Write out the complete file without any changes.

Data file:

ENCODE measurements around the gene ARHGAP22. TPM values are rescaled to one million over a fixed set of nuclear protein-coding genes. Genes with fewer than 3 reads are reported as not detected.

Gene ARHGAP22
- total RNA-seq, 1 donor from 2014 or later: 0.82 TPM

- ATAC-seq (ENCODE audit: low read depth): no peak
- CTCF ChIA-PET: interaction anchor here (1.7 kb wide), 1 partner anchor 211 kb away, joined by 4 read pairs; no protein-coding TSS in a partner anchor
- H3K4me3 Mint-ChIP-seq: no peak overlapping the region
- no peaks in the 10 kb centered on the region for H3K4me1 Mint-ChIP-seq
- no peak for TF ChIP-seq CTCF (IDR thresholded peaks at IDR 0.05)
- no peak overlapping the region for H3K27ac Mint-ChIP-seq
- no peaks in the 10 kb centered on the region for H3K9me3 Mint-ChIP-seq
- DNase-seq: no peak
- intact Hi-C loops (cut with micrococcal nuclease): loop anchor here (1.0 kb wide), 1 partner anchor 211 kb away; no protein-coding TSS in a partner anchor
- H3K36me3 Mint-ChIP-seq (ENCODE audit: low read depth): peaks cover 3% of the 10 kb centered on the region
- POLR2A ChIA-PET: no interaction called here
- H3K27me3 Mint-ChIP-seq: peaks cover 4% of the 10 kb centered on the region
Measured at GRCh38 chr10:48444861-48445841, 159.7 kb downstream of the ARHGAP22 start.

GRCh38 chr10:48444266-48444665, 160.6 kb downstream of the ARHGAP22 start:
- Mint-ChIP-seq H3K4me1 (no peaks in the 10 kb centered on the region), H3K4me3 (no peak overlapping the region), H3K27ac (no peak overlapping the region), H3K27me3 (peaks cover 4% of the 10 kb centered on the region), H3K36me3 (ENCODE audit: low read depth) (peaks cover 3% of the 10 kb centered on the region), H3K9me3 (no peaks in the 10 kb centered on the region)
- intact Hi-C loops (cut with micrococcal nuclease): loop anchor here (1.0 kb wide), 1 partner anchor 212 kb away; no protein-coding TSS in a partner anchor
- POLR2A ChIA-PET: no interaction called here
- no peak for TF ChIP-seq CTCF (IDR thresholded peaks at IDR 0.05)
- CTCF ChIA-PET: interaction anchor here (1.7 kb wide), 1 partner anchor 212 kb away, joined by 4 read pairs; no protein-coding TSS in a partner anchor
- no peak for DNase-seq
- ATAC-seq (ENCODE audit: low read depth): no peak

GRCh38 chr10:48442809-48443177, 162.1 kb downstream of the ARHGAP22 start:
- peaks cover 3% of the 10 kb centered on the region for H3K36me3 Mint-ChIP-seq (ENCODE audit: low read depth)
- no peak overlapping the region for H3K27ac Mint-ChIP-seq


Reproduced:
ENCODE measurements around the gene ARHGAP22. TPM values are rescaled to one million over a fixed set of nuclear protein-coding genes. Genes with fewer than 3 reads are reported as not detected.

Gene ARHGAP22
- total RNA-seq, 1 donor from 2014 or later: 0.82 TPM

- ATAC-seq (ENCODE audit: low read depth): no peak
- CTCF ChIA-PET: interaction anchor here (1.7 kb wide), 1 partner anchor 211 kb away, joined by 4 read pairs; no protein-coding TSS in a partner anchor
- H3K4me3 Mint-ChIP-seq: no peak overlapping the region
- no peaks in the 10 kb centered on the region for H3K4me1 Mint-ChIP-seq
- no peak for TF ChIP-seq CTCF (IDR thresholded peaks at IDR 0.05)
- no peak overlapping the region for H3K27ac Mint-ChIP-seq
- no peaks in the 10 kb centered on the region for H3K9me3 Mint-ChIP-seq
- DNase-seq: no peak
- intact Hi-C loops (cut with micrococcal nuclease): loop anchor here (1.0 kb wide), 1 partner anchor 211 kb away; no protein-coding TSS in a partner anchor
- H3K36me3 Mint-ChIP-seq (ENCODE audit: low read depth): peaks cover 3% of the 10 kb centered on the region
- POLR2A ChIA-PET: no interaction called here
- H3K27me3 Mint-ChIP-seq: peaks cover 4% of the 10 kb centered on the region
Measured at GRCh38 chr10:48444861-48445841, 159.7 kb downstream of the ARHGAP22 start.

GRCh38 chr10:48444266-48444665, 160.6 kb downstream of the ARHGAP22 start:
- Mint-ChIP-seq H3K4me1 (no peaks in the 10 kb centered on the region), H3K4me3 (no peak overlapping the region), H3K27ac (no peak overlapping the region), H3K27me3 (peaks cover 4% of the 10 kb centered on the region), H3K36me3 (ENCODE audit: low read depth) (peaks cover 3% of the 10 kb centered on the region), H3K9me3 (no peaks in the 10 kb centered on the region)
- intact Hi-C loops (cut with micrococcal nuclease): loop anchor here (1.0 kb wide), 1 partner anchor 212 kb away; no protein-coding TSS in a partner anchor
- POLR2A ChIA-PET: no interaction called here
- no peak for TF ChIP-seq CTCF (IDR thresholded peaks at IDR 0.05)
- CTCF ChIA-PET: interaction anchor here (1.7 kb wide), 1 partner anchor 212 kb away, joined by 4 read pairs; no protein-coding TSS in a partner anchor
- no peak for DNase-seq
- ATAC-seq (ENCODE audit: low read depth): no peak

GRCh38 chr10:48442809-48443177, 162.1 kb downstream of the ARHGAP22 start:
- peaks cover 3% of the 10 kb centered on the region for H3K36me3 Mint-ChIP-seq (ENCODE audit: low read depth)
- no peak overlapping the region for H3K27ac Mint-ChIP-seq